Taking a decolonial approach to Western standards of ‘archiving’ which seeks to constantly preserve knowledge past our own death, I propose to look at the archival of our own deaths, particularly on digital platforms. Oxford researchers believe that by the end of this century, Facebook will have 4.9 billion ‘dead users’ on its platform (if it still exists).
For myself, I struggle in thinking whether it’s ‘okay’ for extensions of ourselves to digitally live on while our body, mind, and soul have transcended somewhere else? With the death tech market exponentially growing due to the pandemic, I also fear this will open up a pandora’s box that we aren’t equipped for…
Curated by artist Christine Sun Kim and ARGOS director Niels Van Tomme, “Activating Captions” is an online platform that critically engages with captioning as a singular artistic form of expression. The process of converting audio and visual material into text through a display system is essential – the curators note – ‘for the Deaf and Hard-of-Hearing, as well as numerous others, such as people who are learning a new language’. There is an online magazine featuring texts from art writers, scholars, and poets that reflect on captioning from personal perspectives and experiences.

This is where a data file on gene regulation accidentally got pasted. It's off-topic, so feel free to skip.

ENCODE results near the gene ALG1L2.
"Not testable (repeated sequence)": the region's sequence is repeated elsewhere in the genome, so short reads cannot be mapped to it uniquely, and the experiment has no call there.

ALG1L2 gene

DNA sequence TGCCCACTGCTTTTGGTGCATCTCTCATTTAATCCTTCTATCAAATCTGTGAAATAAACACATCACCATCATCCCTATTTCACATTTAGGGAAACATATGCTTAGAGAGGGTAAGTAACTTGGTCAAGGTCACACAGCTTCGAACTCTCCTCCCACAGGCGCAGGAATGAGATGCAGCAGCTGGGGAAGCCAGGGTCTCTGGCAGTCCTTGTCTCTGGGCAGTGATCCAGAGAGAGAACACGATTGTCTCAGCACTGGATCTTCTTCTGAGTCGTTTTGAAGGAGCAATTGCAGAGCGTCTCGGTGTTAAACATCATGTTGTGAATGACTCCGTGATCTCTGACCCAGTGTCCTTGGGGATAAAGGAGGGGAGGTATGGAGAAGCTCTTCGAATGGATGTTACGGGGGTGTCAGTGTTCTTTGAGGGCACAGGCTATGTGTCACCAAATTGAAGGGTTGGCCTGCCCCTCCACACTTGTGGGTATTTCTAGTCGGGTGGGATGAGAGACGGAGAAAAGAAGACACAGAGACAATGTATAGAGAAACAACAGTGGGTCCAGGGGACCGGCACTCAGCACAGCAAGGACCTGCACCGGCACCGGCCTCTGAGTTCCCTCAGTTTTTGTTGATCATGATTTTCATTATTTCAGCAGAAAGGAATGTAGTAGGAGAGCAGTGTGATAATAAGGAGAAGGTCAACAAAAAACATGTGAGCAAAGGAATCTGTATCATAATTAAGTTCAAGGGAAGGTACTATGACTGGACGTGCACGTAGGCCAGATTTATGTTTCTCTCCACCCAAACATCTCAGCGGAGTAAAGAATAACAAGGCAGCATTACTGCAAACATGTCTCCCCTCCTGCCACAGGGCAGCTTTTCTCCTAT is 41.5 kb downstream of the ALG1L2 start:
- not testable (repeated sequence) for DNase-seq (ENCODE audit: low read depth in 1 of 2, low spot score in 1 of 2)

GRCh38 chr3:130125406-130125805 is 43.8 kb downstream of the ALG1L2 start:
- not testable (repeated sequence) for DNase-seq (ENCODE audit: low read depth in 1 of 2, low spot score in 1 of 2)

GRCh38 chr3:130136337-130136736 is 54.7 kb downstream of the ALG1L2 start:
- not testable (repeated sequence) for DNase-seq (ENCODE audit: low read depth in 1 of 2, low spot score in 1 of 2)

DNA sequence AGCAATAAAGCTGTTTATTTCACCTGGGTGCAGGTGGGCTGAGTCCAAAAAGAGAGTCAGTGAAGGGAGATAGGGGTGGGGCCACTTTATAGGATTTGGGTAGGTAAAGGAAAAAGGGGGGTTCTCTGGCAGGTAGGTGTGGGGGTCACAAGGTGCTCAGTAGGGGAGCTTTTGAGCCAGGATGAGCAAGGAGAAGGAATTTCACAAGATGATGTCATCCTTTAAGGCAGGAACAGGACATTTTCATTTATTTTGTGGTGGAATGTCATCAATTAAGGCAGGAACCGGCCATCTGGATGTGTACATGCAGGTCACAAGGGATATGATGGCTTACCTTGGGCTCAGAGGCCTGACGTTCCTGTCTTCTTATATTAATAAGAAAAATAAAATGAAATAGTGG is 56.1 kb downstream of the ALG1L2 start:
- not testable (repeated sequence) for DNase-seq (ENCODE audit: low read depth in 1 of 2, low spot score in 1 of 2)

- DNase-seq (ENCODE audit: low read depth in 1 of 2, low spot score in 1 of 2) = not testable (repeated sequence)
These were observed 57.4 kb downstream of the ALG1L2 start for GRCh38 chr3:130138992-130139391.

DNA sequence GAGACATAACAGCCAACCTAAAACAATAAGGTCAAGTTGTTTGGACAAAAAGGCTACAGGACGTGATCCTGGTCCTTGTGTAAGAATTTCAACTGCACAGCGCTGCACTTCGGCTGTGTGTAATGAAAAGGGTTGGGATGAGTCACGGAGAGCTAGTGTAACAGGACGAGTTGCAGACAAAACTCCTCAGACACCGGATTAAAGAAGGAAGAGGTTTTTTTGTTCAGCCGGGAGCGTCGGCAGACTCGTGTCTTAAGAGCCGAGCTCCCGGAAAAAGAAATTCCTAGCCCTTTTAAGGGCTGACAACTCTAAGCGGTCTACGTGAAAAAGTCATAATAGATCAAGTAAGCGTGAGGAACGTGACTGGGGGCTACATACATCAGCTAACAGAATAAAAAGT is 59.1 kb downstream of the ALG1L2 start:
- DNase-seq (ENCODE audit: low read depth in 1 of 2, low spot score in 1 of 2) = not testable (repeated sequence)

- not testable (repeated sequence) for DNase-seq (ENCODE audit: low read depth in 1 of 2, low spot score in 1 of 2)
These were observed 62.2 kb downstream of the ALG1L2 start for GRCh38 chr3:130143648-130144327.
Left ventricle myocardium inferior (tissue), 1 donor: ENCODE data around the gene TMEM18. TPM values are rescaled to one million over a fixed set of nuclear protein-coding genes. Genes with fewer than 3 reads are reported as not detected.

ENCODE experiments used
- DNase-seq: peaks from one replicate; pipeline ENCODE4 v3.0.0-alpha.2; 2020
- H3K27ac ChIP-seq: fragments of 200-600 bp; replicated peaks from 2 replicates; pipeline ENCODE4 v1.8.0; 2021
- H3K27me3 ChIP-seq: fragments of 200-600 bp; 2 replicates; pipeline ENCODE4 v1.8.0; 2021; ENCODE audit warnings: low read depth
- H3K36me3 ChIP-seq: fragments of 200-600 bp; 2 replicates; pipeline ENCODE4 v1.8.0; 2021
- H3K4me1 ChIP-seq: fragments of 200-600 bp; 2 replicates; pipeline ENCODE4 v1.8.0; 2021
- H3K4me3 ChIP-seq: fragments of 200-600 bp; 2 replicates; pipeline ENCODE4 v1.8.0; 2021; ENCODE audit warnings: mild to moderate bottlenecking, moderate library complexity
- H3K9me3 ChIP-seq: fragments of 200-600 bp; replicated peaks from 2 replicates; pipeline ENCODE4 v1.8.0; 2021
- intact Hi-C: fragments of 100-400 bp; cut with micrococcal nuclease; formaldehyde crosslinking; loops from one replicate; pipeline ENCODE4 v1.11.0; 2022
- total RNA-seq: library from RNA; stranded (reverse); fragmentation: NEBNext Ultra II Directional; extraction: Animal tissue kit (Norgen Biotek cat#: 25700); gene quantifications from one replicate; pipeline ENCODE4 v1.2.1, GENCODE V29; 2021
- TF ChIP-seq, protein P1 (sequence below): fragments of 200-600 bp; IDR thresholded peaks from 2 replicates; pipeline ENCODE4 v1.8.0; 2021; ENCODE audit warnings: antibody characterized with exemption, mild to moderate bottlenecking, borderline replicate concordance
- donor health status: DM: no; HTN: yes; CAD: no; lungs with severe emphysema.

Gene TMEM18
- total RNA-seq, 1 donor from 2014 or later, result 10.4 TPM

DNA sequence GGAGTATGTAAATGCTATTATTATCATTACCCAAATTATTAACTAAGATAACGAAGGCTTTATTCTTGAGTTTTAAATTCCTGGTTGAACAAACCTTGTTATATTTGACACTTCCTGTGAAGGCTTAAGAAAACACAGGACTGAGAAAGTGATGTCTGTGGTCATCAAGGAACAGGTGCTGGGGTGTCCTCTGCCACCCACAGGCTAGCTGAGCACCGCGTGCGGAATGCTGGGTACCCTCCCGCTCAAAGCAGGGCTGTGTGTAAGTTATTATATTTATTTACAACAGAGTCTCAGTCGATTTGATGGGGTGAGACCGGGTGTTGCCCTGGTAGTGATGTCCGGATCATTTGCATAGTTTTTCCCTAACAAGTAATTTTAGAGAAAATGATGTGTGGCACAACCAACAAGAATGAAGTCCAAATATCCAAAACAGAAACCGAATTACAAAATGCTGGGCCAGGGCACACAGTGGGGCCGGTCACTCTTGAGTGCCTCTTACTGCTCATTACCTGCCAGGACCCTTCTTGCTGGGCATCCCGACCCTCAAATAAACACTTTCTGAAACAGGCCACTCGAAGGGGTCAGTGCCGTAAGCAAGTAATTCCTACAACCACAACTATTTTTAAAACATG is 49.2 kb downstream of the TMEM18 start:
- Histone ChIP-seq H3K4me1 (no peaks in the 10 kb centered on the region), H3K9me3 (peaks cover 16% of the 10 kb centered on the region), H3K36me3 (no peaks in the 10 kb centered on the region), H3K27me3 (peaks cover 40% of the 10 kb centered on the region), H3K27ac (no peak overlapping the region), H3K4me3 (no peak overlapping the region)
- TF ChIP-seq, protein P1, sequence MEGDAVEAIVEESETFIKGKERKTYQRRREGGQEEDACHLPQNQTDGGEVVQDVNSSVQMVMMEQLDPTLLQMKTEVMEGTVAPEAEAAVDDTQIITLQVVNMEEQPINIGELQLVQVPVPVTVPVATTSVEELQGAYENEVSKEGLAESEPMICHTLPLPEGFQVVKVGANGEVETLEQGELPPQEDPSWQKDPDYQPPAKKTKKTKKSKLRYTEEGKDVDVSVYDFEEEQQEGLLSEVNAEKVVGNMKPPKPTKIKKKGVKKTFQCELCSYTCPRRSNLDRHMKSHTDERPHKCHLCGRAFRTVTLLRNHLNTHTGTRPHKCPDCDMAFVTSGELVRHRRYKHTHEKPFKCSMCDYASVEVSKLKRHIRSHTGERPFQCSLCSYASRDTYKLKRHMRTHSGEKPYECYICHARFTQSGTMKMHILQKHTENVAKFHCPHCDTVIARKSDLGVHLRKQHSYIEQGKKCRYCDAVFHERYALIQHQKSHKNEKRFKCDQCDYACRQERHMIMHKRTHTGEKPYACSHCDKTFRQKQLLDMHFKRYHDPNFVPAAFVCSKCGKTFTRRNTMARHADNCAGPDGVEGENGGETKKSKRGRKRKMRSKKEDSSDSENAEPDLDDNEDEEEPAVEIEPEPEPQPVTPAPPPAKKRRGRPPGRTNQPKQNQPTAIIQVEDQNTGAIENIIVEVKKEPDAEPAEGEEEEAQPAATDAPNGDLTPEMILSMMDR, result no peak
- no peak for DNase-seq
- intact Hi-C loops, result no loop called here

A gem that may go unnoticed on the online platform is the Accessibility Resources index. Among the links, there is “Alt-Text As Poetry Workbooks” by Shannon Finnegan and Bojana Coklyat – I will do those exercises again!